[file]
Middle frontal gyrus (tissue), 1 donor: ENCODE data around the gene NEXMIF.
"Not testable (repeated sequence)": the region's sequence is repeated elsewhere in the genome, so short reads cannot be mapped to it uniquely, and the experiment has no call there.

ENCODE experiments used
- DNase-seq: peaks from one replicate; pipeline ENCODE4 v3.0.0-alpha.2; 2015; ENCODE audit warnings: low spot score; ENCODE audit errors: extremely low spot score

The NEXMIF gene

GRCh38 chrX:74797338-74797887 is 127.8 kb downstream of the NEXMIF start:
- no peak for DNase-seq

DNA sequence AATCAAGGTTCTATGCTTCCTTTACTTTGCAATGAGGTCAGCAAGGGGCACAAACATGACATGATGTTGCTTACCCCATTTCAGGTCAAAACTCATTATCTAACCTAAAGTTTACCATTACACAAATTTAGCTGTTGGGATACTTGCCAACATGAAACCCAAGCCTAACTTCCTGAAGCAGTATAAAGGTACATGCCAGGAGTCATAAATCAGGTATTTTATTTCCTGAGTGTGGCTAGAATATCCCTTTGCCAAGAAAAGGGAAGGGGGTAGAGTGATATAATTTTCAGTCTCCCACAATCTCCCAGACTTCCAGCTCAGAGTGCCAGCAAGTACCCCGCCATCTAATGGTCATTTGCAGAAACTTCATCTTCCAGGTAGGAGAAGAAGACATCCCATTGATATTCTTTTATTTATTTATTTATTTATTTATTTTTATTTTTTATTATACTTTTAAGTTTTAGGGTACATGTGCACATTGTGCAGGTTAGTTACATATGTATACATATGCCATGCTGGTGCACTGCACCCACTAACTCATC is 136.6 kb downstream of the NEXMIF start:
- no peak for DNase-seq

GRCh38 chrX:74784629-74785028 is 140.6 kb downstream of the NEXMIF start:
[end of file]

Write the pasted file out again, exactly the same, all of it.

Middle frontal gyrus (tissue), 1 donor: ENCODE data around the gene NEXMIF.
"Not testable (repeated sequence)": the region's sequence is repeated elsewhere in the genome, so short reads cannot be mapped to it uniquely, and the experiment has no call there.

ENCODE experiments used
- DNase-seq: peaks from one replicate; pipeline ENCODE4 v3.0.0-alpha.2; 2015; ENCODE audit warnings: low spot score; ENCODE audit errors: extremely low spot score

The NEXMIF gene

GRCh38 chrX:74797338-74797887 is 127.8 kb downstream of the NEXMIF start:
- no peak for DNase-seq

DNA sequence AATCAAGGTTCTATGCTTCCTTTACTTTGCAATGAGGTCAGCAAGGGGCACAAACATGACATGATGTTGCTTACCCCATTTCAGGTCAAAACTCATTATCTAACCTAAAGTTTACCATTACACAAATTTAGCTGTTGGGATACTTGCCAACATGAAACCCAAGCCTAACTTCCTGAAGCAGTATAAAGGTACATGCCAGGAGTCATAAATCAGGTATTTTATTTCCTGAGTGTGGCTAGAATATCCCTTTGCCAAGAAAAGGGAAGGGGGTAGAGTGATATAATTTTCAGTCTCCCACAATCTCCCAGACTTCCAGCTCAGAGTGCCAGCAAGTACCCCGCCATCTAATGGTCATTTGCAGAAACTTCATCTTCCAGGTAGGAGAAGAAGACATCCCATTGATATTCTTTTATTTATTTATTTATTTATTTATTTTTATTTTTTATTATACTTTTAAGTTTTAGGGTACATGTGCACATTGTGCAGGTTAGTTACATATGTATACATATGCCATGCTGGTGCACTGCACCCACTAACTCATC is 136.6 kb downstream of the NEXMIF start:
- no peak for DNase-seq

GRCh38 chrX:74784629-74785028 is 140.6 kb downstream of the NEXMIF start: